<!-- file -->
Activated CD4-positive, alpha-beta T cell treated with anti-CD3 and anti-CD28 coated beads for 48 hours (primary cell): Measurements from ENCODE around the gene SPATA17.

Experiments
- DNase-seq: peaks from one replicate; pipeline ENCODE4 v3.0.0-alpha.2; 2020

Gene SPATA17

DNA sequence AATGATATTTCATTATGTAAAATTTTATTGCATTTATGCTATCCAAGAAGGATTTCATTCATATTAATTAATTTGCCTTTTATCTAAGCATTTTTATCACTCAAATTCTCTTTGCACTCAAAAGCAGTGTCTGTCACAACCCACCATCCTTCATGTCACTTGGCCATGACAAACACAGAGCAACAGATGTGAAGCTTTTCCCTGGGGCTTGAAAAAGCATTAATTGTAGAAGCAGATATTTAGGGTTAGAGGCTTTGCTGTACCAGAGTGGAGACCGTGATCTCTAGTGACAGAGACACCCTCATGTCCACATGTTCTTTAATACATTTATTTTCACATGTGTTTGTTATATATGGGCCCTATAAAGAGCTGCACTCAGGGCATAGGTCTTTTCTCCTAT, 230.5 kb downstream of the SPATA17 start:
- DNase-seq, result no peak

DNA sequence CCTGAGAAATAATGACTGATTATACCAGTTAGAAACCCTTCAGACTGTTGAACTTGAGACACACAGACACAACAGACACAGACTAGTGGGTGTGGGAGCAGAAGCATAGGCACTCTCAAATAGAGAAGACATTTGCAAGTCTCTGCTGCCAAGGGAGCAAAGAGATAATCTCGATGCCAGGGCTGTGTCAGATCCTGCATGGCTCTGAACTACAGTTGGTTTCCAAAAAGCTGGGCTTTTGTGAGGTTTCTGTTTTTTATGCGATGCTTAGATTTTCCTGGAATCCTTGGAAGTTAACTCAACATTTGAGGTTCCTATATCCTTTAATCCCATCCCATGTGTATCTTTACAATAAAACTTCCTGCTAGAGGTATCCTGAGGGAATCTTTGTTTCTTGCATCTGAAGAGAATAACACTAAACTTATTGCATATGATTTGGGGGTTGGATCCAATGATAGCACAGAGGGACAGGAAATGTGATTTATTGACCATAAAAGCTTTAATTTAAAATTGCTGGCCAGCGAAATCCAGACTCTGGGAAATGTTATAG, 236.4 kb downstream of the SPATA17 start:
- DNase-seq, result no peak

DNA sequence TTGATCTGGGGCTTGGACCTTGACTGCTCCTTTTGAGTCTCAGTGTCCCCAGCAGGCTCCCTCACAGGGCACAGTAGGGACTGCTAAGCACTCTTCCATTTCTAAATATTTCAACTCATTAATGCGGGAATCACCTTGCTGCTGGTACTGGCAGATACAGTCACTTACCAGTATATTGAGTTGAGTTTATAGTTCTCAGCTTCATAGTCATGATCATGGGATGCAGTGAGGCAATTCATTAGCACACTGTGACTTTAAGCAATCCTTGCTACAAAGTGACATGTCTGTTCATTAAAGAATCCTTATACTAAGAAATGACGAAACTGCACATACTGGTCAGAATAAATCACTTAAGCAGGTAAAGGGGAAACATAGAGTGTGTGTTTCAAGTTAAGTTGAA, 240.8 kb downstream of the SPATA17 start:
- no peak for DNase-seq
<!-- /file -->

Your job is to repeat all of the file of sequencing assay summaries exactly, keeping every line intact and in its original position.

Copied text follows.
Activated CD4-positive, alpha-beta T cell treated with anti-CD3 and anti-CD28 coated beads for 48 hours (primary cell): Measurements from ENCODE around the gene SPATA17.

Experiments
- DNase-seq: peaks from one replicate; pipeline ENCODE4 v3.0.0-alpha.2; 2020

Gene SPATA17

DNA sequence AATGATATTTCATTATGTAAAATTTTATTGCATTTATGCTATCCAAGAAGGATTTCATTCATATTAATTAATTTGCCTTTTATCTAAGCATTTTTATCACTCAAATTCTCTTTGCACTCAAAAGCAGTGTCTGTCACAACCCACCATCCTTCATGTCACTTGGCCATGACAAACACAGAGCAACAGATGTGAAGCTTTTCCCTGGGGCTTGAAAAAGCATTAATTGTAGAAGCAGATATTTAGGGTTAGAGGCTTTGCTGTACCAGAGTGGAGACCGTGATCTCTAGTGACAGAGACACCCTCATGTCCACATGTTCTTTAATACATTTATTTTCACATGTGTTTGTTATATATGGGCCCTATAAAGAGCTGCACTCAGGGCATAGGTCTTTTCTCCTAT, 230.5 kb downstream of the SPATA17 start:
- DNase-seq, result no peak

DNA sequence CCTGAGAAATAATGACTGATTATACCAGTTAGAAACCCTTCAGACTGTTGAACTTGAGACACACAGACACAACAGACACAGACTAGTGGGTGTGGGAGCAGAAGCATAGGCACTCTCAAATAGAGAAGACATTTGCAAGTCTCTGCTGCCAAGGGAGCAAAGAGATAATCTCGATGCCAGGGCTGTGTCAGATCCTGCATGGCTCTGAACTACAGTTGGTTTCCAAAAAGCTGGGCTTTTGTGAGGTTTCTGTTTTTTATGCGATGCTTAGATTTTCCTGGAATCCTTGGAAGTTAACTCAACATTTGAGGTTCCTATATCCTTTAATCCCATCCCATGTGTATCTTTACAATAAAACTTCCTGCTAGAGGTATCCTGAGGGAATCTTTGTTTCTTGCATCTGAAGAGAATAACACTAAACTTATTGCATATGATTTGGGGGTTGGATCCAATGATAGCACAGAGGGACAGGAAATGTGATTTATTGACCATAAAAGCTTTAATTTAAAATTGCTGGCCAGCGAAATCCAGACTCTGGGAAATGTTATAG, 236.4 kb downstream of the SPATA17 start:
- DNase-seq, result no peak

DNA sequence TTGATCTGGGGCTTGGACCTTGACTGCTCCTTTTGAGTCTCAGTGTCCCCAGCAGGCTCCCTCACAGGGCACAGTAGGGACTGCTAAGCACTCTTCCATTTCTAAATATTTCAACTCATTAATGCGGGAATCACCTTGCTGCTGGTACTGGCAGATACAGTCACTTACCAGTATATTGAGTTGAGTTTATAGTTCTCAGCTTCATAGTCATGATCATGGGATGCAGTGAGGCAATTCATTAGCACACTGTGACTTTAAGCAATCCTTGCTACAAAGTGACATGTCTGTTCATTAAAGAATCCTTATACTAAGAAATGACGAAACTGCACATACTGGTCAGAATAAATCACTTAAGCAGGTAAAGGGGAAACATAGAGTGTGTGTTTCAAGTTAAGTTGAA, 240.8 kb downstream of the SPATA17 start:
- no peak for DNase-seq